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            Hm, interesting. I hate the X1 with a passion, even though I’m using one right now. It has a crap-ton of tiny issues (especially the 6th and 7th gen). If you have one and you read this, I hope you updated your thunderbolt firmware after buying it. It may die spontaneously otherwise. It doesn’t properly connect to a relative high number of USB-C screens (it disconnects and reconnects frequently), but only if the battery is fully charged. To fit the form factor, it heavily throttles CPU speed very quickly, so the full computing power is only usable for very short stretches. Stepping is broken for some models in Linux, you need to reconfigure it. We stopped using them across out company. The T4xx(s) range is of similar size, a tiny bit larger, but with a lot less issues.

            (Article about the TB issue: https://www.notebookcheck.net/ThinkPad-Thunderbolt-3-failure-What-s-happening-why-it-s-happening-and-how-to-fix-it.451207.0.html)

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              The problem with the T-Series is that Lenovo has dropped the ball and seemingly does not offer any with HiDPI screens. 1080p in 2020 is a joke, my T42p from roughly 15 years ago had 1600x1200. After using a Retina screen and seeing gorgeous font crispness I don’t ever see a way back to low-res screens. Even phones have surpassed 1080p a while ago.

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                You can buy the machine, then a screen and have it built in by a repair shop. The weird thing is that in some countries, they do sell those screens in student editions.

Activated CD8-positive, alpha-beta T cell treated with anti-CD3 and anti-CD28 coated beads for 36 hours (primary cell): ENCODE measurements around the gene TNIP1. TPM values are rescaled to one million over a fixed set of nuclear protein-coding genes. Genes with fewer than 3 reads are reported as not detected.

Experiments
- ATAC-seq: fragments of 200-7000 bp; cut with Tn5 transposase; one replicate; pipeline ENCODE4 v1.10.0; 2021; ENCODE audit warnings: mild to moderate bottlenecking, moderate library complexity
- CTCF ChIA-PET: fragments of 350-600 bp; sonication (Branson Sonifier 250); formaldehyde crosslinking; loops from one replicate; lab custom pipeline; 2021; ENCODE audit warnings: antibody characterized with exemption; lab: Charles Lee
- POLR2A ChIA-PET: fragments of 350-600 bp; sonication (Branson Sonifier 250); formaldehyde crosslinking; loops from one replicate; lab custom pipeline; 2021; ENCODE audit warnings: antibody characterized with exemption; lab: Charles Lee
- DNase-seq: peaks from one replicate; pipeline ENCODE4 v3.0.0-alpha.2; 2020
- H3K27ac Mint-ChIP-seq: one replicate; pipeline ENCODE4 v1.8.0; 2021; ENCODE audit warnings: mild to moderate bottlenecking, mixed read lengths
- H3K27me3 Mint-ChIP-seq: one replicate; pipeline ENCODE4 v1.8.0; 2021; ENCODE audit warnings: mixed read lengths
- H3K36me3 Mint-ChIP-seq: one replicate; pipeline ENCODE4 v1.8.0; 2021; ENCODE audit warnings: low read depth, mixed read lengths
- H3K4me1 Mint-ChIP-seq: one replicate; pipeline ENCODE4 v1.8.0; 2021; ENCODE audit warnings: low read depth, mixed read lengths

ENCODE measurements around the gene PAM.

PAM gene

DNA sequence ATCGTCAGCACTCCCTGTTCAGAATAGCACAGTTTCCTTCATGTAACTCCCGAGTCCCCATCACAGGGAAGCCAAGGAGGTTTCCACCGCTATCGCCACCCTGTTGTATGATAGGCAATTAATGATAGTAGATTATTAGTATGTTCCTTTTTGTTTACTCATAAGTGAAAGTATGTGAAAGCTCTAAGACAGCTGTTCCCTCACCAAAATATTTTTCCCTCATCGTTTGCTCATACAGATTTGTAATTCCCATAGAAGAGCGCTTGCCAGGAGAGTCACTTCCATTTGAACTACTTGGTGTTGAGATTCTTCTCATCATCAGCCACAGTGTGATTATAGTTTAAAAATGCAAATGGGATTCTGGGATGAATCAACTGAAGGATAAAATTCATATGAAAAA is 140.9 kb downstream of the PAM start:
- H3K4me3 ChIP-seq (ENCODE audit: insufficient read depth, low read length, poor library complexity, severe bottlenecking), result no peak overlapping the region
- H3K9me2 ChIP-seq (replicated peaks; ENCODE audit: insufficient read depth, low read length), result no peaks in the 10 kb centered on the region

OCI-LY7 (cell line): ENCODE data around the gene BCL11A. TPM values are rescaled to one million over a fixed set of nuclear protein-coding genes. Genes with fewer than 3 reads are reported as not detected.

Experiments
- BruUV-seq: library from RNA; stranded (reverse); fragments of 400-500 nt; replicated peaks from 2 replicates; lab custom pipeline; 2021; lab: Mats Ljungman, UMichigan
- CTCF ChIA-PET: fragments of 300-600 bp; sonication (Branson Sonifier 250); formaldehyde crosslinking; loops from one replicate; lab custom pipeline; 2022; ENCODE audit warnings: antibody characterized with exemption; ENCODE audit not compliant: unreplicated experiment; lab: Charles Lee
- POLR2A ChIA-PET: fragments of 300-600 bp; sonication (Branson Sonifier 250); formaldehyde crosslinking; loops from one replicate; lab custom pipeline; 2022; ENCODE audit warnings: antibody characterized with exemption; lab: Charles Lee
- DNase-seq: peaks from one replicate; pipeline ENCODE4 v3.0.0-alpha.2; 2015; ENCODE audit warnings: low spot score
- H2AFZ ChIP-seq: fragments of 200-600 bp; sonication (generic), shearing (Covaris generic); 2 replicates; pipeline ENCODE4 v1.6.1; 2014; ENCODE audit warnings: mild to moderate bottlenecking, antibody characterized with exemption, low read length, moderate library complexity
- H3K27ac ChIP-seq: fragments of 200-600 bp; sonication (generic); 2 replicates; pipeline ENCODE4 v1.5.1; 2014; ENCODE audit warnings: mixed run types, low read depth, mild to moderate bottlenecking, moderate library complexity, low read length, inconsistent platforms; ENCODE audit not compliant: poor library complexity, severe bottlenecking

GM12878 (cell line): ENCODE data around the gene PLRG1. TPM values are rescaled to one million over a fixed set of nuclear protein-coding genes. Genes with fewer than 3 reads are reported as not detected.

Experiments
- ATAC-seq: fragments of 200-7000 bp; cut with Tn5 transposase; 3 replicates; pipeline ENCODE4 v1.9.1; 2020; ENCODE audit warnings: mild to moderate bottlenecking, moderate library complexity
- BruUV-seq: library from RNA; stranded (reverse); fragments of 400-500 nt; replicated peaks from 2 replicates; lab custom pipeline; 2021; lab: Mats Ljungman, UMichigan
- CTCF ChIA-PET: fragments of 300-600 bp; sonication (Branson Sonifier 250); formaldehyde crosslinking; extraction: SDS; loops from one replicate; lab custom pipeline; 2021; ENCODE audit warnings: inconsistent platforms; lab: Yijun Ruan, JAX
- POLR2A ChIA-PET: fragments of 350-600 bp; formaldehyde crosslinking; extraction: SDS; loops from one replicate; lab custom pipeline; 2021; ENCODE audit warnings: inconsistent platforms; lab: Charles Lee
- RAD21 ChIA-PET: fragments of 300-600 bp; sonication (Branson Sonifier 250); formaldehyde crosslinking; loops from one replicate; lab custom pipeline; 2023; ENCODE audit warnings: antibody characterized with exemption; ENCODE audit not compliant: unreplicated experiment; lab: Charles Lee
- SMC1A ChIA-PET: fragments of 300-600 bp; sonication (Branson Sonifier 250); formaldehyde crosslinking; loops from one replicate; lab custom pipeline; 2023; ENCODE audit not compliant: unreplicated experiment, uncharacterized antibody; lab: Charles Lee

But yeah, if there’s one thing I like about Apple is that if a config exists, it can be bought all around the globe.

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                  I am not sure buying a screen and getting it replaced (thus probably voiding the warranty) is an option for many companies or even people, given there is no reliable supply for screens than “random thing off eBay”. As a new hire it would be weird to ask for a T-Series, a screen and then to pay for the repair shop to replace it.

                  And I say that as someone who replaced their X200 screen with an IPS screen back in the day. It was certainly doable, but if I have to basically hack a brand-new product then this is just insanity. But then so is the maximum of 16GB non-upgradeable RAM in a top-of-the-line laptop; I have so many questions for people who design the specs at Lenovo.

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                    Oh, we may have communicated past each other. It’s an absurd suck. You can even get all the parts at Lenovo shops and if a Lenovo shop does the change, you get warranty.

                    My company did that for machines, but then again, we’re 10 people.

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              I’ve had my X1 Carbon 6th Gen for nearly 2.5 years now and I’m also extremely happy with it. By far the best device I’ve owned (upgraded from a Macbook Pro), I am also a big fan of the keyboard and the HDR screen option is excellent. Unlike the author, mine did arrive in a beautifully packaged box. That part is quite strange.

              The advantage Apple still holds over its competitors is its willingness to break backward compatibility. They are willing to pay that cost in order to facilitate innovation.